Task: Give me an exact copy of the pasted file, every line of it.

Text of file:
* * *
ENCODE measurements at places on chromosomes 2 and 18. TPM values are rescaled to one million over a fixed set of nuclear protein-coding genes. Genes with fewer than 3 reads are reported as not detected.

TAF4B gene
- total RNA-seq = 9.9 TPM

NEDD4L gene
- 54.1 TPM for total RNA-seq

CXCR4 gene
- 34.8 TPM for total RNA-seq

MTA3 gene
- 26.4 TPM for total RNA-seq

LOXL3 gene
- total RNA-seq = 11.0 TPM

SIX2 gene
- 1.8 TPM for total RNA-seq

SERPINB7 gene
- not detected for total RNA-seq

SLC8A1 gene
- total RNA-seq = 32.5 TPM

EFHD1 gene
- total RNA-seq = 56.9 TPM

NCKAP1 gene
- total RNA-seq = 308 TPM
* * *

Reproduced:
ENCODE measurements at places on chromosomes 2 and 18. TPM values are rescaled to one million over a fixed set of nuclear protein-coding genes. Genes with fewer than 3 reads are reported as not detected.

TAF4B gene
- total RNA-seq = 9.9 TPM

NEDD4L gene
- 54.1 TPM for total RNA-seq

CXCR4 gene
- 34.8 TPM for total RNA-seq

MTA3 gene
- 26.4 TPM for total RNA-seq

LOXL3 gene
- total RNA-seq = 11.0 TPM

SIX2 gene
- 1.8 TPM for total RNA-seq

SERPINB7 gene
- not detected for total RNA-seq

SLC8A1 gene
- total RNA-seq = 32.5 TPM

EFHD1 gene
- total RNA-seq = 56.9 TPM

NCKAP1 gene
- total RNA-seq = 308 TPM